COLUMN

Little Finland, little Canada

Allan Fotheringham December 7 1992
COLUMN

Little Finland, little Canada

Allan Fotheringham December 7 1992

Little Finland, little Canada

COLUMN

ALLAN FOTHERINGHAM

Since we have just seen our last Grey Cup, it moving to San Antonio or Sacramento next year, it is time to contemplate. Our semi-American Prime Minister is now being emulated by our semi-American Canadian Football League, which feels compelled to commit self-immolation by moving south of the border, where people wouldn’t understand a rouge if found in the soup.

This fits in perfectly with the Finlandization of Canada, a minor blip on the world horizon whose Gross Domestic Product next year will be roughly equivalent to Madonna’s income. Thanks to free trade, the greatest bout of genius ever to spring from the forehead of Brian Mulroney, most of Ontario’s manufacturing base has moved to Memphis, Mobile and Miami.

It is not only the Snowbirds who prop up the economy of Florida when the chilblains set in. The soul of the country is slowly (swiftly?) drifting south, led by the indolence of a government that doesn’t understand.

Canada has always been a Finland, a small nation that has had the misfortune to be hugging the border of what used to be called the Soviet Union. Helsinki knew quite well, as did Moscow, that the Russkies could overthrow the Finland government at any moment by trade sanctions. Moscow, in fact, determined the socialistic content of the Finland government by the constant threat of instant retaliation—closing the border, banning all Finland exports, imposing impossible tariffs. Washington knows, and Ottawa knows, the same obtains here.

Bill Clinton, if he wanted, which he does not, on Jan. 21, the day after his inauguration, could destroy the entire economy of Canada by unilaterally cancelling the Auto Pact, which keeps what is left of Ontario alive by giving it special protection to assemble Japanese cars for shipment to the United States. The Americans know that they hold us by the short and curlies. They proved it, not for the first time, when the dithering John Diefenbaker dithered over the Cuban missile crisis, attempting to prove his manhood by delaying for days—alone among all the other Western allies—his support for

the Washington showdown imperative that Khrushchev had to remove the weapons.

This led to two things. One was the immortal comment of Bobby Kennedy, then the U.S. attorney general, quoting Britain’s Harold Wilson, that “in times of crisis Canada will give you all aid short of help.” The second was that the vengeful Kennedys loaned to Lester Pearson and his Liberals, as the historians have proven, their sharply honed pollsters and spin magicians who helped the Grits to overthrow the ditherer.

The semi-American who is our Pee-Em doesn’t understand the fate of Finland, and doesn’t understand why he is headed for the Dumpster. Much of it has to do with Washington—and the fact that the game of Joe Krol and Royal Copeland and Annis Stukus is headed for Orlando, Nashville and probably Peoria. If it plays in Peoria, it ain’t going to survive in Regina.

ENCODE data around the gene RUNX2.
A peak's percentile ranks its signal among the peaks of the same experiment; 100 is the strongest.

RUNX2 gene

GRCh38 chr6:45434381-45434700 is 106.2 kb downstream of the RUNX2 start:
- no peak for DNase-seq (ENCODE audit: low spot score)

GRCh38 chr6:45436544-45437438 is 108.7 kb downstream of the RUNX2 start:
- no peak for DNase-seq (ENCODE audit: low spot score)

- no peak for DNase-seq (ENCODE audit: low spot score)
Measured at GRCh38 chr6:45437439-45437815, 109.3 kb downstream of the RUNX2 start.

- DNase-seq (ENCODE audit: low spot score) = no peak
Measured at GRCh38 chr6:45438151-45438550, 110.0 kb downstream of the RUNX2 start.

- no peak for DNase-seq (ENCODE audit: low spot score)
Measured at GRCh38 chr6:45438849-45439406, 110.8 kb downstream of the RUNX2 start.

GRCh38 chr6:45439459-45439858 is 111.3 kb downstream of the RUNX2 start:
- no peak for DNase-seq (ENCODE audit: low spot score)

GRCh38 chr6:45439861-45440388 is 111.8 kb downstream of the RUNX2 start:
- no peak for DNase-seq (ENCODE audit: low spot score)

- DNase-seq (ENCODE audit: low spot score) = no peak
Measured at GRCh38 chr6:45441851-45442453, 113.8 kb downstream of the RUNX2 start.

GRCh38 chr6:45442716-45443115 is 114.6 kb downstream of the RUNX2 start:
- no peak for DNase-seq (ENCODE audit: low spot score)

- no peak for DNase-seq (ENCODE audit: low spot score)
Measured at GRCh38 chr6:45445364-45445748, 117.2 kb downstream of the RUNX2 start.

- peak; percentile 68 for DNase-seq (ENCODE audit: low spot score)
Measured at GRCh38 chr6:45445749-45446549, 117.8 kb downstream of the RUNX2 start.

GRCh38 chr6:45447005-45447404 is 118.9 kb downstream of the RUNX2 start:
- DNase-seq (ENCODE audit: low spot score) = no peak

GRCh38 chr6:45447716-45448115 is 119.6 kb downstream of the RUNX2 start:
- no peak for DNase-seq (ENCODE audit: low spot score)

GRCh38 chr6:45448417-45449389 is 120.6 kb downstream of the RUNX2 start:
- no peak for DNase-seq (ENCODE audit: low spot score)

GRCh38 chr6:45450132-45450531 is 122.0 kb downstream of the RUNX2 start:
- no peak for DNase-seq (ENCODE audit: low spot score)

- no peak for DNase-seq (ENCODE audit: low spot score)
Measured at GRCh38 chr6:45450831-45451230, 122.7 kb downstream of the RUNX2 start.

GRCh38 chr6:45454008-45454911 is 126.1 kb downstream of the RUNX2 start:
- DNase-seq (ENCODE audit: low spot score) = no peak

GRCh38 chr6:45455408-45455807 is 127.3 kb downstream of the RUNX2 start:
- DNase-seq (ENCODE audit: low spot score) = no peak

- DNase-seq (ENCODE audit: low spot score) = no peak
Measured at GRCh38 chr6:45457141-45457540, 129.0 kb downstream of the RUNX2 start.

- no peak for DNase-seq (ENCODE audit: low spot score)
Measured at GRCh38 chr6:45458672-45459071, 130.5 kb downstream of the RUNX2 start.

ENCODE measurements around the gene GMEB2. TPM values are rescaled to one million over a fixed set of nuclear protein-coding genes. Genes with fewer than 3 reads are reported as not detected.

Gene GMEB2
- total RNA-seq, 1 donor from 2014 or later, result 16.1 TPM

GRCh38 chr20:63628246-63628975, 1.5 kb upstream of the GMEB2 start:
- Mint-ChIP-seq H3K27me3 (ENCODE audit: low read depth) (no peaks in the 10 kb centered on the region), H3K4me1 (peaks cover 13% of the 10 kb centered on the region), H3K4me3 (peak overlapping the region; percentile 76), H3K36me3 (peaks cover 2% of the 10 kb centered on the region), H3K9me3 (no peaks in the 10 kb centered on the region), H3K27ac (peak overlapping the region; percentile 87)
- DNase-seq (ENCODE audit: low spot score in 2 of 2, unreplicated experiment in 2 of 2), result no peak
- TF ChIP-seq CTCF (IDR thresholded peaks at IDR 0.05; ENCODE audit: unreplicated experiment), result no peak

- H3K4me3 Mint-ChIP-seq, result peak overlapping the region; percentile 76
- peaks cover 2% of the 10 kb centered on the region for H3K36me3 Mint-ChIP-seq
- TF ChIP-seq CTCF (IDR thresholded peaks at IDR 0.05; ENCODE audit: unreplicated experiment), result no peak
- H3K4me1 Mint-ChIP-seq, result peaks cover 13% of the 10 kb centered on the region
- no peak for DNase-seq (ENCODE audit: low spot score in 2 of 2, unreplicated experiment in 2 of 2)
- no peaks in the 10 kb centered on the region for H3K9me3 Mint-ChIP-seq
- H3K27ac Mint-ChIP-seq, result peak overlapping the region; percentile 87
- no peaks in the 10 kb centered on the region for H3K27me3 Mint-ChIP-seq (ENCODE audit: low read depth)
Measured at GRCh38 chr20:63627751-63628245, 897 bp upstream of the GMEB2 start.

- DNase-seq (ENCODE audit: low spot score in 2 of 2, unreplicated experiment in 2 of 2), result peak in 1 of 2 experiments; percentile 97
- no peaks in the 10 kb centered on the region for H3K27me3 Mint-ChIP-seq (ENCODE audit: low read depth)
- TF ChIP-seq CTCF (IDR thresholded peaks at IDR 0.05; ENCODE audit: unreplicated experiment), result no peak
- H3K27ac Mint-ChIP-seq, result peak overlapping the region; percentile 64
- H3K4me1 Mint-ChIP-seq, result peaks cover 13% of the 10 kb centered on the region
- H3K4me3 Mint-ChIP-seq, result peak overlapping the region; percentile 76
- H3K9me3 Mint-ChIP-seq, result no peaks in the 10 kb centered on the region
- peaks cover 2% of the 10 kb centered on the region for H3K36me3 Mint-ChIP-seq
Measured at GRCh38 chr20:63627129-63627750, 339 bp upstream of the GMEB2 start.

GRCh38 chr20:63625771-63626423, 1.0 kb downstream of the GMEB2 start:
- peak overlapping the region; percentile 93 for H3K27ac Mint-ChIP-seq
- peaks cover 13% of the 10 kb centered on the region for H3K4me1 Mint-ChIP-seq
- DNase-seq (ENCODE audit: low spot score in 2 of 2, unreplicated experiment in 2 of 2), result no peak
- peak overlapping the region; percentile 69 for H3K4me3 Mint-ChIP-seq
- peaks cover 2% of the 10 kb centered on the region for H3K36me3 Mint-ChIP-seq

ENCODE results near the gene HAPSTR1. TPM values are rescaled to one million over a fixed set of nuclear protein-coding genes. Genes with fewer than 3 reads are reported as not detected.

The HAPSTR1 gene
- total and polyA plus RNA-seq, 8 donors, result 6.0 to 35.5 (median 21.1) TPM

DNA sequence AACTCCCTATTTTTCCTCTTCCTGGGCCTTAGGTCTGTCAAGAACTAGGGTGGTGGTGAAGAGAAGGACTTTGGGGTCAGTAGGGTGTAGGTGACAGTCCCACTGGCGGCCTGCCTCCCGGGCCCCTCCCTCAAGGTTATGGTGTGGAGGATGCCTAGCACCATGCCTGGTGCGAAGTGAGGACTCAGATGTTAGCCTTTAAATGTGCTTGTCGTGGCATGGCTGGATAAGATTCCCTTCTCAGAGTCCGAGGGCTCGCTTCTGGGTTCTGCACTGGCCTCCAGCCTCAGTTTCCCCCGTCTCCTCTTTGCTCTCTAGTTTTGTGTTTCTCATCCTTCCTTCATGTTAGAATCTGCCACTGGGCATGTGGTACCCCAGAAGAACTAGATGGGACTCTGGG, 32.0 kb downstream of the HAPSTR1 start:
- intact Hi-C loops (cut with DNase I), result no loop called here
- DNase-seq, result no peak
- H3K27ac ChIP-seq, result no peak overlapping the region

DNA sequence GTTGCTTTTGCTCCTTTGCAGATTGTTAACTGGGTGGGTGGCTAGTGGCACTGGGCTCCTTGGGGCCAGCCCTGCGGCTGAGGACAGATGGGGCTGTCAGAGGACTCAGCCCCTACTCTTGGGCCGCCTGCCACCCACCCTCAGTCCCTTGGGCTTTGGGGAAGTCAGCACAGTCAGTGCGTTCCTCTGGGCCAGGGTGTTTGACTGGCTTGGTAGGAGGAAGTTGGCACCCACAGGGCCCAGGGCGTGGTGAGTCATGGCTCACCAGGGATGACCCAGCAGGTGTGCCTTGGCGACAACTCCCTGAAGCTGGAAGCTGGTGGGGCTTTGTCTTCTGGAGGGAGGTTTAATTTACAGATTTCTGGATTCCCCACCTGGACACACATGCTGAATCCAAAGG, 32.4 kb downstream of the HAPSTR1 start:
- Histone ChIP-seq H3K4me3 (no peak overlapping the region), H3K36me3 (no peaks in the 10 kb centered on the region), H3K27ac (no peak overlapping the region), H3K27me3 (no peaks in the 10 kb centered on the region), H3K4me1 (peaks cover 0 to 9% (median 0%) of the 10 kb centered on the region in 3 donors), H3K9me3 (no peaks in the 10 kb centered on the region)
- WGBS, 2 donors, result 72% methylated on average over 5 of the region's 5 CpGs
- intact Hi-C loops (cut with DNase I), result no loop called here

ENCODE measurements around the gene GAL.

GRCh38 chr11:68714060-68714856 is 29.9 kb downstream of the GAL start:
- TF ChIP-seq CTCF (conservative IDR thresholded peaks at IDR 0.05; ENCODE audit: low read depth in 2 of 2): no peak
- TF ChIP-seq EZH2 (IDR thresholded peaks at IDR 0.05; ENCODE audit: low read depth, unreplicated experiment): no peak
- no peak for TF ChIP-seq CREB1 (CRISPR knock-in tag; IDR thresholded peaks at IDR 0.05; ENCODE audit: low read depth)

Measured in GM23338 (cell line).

Jackie Parker grew up not too far from where Bill Clinton learned his drawl, and is now still an executive in Edmonton, his bloodstream having been adapted to the February breezes, with memories of Rollie Miles and Johnny Bright still in the brain waves of football freaks who are so spavined that they can recall when their heroes actually stayed with one club throughout their careers.

Today, the mercenaries—hello there, Mr. Prime Minister—shop their talents like hookers on the comer pavement, the immensely talented Matt Dunigan now displaying his suicidal gifts with his fourth CFL team, having flitted from Edmonton to Vancouver to Toronto to Winnipeg. Next stop? Chattanooga, Mobile or Little Rock—all probably repositories of the Canadian football tradition that encompassed Russ Jackson and Ronnie Stewart and, god save the mark, Don Getty.

Dief the Chief enticed the Americans to display their muscle, and today they don’t even have to brandish their Charles Atlas biceps. We acquiesce quietly, kicking sand in our own faces. The abject semi-Americans in the Tory cabinet have just folded, to the $400-million detriment of the Canadian consumer, allowing the presciption drug monopolists of this country to freeze out further the manufacturers of generic drugs who can get the stuff into the drugstore much cheaper.

With a brilliance that defies all imagination, the genii in Ottawa have managed a system that allows many American magazines into the country—these guys competing against Canadian magazines that must pay “ the GST—without paying £ the GST. Aside from being 2 the only government in the civilized world that puts a tax on reading, this takes real ingenuity. Our boys have done it.

Forget Jackie Parker and Indian Jack Jacobs (no longer politically correct) and Sam Etcheverry and Angelo Mosca and Willie Fleming and Frank Tripucka, who were Americans who were committed to Canada and the Canadian funny game with the wide field and the extra player. Now, the Canadian game is committed to the exciting concept of Sacramento and San Antonio.

It fits with the general drift of the country, meaning the government. Our airwaves are dominated by American shoot-’em-up junk.The newsstands are dominated by the excitement of People magazine and the veracity of the supermarket tabloids. Now, we’re going to have Canadian football tailored to the needs of Texas and, undoubtedly, Arkansas.

It fits in, all the way, with Ottawa, ruled by a Prime Minister who is wannabe American.